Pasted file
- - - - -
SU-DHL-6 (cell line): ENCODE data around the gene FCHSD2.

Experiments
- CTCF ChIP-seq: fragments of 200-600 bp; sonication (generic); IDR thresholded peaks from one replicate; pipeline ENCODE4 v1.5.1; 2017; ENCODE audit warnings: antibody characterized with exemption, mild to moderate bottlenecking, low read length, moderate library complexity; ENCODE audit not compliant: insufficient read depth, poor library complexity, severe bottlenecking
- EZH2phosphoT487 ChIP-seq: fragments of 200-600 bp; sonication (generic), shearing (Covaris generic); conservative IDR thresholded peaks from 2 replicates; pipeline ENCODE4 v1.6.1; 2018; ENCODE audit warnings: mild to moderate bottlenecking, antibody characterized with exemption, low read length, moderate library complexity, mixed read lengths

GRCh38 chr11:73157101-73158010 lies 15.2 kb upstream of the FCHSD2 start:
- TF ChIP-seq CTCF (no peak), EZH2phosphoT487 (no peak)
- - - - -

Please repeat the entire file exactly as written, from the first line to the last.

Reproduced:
SU-DHL-6 (cell line): ENCODE data around the gene FCHSD2.

Experiments
- CTCF ChIP-seq: fragments of 200-600 bp; sonication (generic); IDR thresholded peaks from one replicate; pipeline ENCODE4 v1.5.1; 2017; ENCODE audit warnings: antibody characterized with exemption, mild to moderate bottlenecking, low read length, moderate library complexity; ENCODE audit not compliant: insufficient read depth, poor library complexity, severe bottlenecking
- EZH2phosphoT487 ChIP-seq: fragments of 200-600 bp; sonication (generic), shearing (Covaris generic); conservative IDR thresholded peaks from 2 replicates; pipeline ENCODE4 v1.6.1; 2018; ENCODE audit warnings: mild to moderate bottlenecking, antibody characterized with exemption, low read length, moderate library complexity, mixed read lengths

GRCh38 chr11:73157101-73158010 lies 15.2 kb upstream of the FCHSD2 start:
- TF ChIP-seq CTCF (no peak), EZH2phosphoT487 (no peak)